Is it possible you have PCOS, or are your mind and body deceiving you? There are several ways to test for PCOS to rule out other causes that may be causing the same symptoms. Read on to know more.
Do you have PCOS or suspect that you have it? Many women of childbearing age are susceptible to developing PCOS, or polycystic ovary syndrome, a common but treatable medical condition. It's characterised by excessive production of androgens, which are male sex hormones. More than 80 percent of women with PCOS have high androgen levels, whereas women without PCOS only have trace amounts.
Symptoms of elevated androgen levels include irregular periods, excessive hair growth, fertility issues, weight gain, hair loss and acne.
The signs of PCOS typically manifest at an early age, usually after your first period. But, this isn’t the case for everyone! Getting the diagnosis can be quite difficult, even if you exhibit the symptoms. The reason for this is that many other health conditions mirror PCOS symptoms as well.
What is PCOS testing?
There’s no single test that can determine whether you have PCOS. Your healthcare provider will recommend a test based on your medical history and symptoms. A pelvic ultrasound, as well as a physical exam and blood tests may be performed to assess your hormone levels.
PCOS tests in adolescents typically entail laboratory work aimed at detecting the health of the ovaries on ultrasound and the presence of polycystic ovaries. This imaging test can help your doctor assess the size and appearance of your ovaries.
Because there is no single definitive test for PCOS, your healthcare provider may suggest a combination of other tests, including an oral glucose tolerance test to measure insulin levels.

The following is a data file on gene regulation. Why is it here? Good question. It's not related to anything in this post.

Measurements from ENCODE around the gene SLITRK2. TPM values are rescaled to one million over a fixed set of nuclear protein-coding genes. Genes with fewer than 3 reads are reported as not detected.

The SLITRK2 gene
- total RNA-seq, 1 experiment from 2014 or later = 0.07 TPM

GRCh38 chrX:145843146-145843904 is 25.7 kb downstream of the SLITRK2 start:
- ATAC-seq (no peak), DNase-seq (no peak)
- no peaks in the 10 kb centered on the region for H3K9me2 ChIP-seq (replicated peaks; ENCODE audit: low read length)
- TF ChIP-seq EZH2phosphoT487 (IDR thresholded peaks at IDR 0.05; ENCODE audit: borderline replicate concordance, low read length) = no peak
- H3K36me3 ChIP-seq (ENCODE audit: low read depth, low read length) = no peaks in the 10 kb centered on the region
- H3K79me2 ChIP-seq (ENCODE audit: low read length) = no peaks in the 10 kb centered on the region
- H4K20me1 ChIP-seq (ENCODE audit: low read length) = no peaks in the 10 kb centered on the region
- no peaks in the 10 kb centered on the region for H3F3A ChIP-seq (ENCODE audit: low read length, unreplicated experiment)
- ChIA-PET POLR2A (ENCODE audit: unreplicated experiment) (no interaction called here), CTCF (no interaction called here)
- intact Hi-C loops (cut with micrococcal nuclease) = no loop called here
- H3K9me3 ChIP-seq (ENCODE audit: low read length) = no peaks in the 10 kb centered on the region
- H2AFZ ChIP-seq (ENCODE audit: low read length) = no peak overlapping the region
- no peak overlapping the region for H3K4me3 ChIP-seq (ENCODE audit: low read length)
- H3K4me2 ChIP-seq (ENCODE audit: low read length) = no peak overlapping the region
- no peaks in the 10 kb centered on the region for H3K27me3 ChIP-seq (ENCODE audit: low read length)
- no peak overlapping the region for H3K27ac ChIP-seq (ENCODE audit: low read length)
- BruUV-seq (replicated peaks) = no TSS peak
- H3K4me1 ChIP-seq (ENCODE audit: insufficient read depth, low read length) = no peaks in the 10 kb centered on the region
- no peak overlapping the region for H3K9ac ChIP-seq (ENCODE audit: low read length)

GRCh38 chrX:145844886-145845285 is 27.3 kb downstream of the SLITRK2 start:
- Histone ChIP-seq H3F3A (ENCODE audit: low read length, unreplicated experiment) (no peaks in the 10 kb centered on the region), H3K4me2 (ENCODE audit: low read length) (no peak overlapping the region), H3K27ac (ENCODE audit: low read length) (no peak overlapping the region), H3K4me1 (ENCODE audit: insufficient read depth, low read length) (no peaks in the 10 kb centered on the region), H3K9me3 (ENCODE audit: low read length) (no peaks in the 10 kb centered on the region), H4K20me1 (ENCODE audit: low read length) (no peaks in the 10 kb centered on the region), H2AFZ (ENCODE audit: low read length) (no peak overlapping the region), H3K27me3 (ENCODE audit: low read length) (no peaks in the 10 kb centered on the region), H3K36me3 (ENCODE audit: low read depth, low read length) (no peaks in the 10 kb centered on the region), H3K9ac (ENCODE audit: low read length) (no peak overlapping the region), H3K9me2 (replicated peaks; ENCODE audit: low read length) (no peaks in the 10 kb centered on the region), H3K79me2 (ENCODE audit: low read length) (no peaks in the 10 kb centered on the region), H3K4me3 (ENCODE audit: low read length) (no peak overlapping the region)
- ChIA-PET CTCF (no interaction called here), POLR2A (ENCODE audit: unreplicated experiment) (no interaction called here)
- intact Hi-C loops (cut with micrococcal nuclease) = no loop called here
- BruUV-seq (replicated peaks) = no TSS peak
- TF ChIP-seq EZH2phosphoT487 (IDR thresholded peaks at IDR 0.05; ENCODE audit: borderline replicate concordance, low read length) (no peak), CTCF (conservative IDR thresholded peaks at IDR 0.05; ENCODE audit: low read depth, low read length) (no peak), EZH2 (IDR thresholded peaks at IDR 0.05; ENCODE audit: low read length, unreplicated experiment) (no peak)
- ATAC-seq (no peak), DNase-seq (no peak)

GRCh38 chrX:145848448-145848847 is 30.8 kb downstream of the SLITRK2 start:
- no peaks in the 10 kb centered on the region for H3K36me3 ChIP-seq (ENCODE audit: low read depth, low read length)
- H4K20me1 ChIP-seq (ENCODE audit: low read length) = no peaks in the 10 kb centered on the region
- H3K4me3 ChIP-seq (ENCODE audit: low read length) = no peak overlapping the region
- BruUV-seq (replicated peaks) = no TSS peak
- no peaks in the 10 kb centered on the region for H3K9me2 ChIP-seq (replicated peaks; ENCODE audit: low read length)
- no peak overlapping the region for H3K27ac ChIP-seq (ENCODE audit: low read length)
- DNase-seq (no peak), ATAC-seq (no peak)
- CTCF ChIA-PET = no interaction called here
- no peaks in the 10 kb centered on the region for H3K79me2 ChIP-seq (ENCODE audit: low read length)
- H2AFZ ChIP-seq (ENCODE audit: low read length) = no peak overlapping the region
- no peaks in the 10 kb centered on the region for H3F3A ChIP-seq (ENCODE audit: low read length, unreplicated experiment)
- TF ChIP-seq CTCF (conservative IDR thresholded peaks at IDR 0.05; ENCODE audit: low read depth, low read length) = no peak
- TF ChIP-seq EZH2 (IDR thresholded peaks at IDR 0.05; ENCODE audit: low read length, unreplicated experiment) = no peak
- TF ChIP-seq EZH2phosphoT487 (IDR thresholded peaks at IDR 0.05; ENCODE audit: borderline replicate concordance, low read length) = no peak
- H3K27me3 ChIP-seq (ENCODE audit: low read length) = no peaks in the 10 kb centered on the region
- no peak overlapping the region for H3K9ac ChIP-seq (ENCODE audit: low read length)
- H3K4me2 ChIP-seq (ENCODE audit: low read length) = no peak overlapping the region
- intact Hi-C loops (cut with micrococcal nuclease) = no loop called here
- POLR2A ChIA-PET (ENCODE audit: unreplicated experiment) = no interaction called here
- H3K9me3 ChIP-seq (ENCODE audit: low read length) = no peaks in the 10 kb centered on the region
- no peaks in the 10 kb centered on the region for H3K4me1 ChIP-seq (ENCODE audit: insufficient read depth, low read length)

It can be useful to track your period to determine any irregularities. You might also feel inclined to track your weight and see if you're gaining or losing weight. Of course, this is up to you.
If you’re diagnosed with PCOS, don’t fret, you have so many treatment options!
Treatment and management of PCOS
While PCOS is often inherited, lifestyle, nutrition and environmental factors can also contribute to it. Obese women have a 10-fold increased risk of developing it than women of normal weight. While some drugs, such as birth control pills and weight loss medications, are considered first-line therapy for PCOS by some gynaecologists and endocrinologists, natural health practitioners and integrative GPs believe that changing lifestyle factors can help to protect from PCOS complications, such as:
- Endometrial cancer
- Heart disease or any cardiovascular disease
- Ovarian cancer
- Type 2 diabetes mellitus
- High blood pressure
- Uterine cancer
You can make several lifestyle modifications to help manage your PCOS symptoms. These include eating a healthy diet, getting moderate exercise every day and managing your stress levels (just to name a few!). To help reduce excess hair growth, you could also try natural supplements like saw palmetto or spearmint tea
If you’re having issues conceiving, please speak with your doctor about your options for treatment.
If you think you have PCOS, consult your healthcare provider immediately so you can receive an accurate diagnosis and treatment plan. With the right treatment, you can manage PCOS symptoms and live a full life!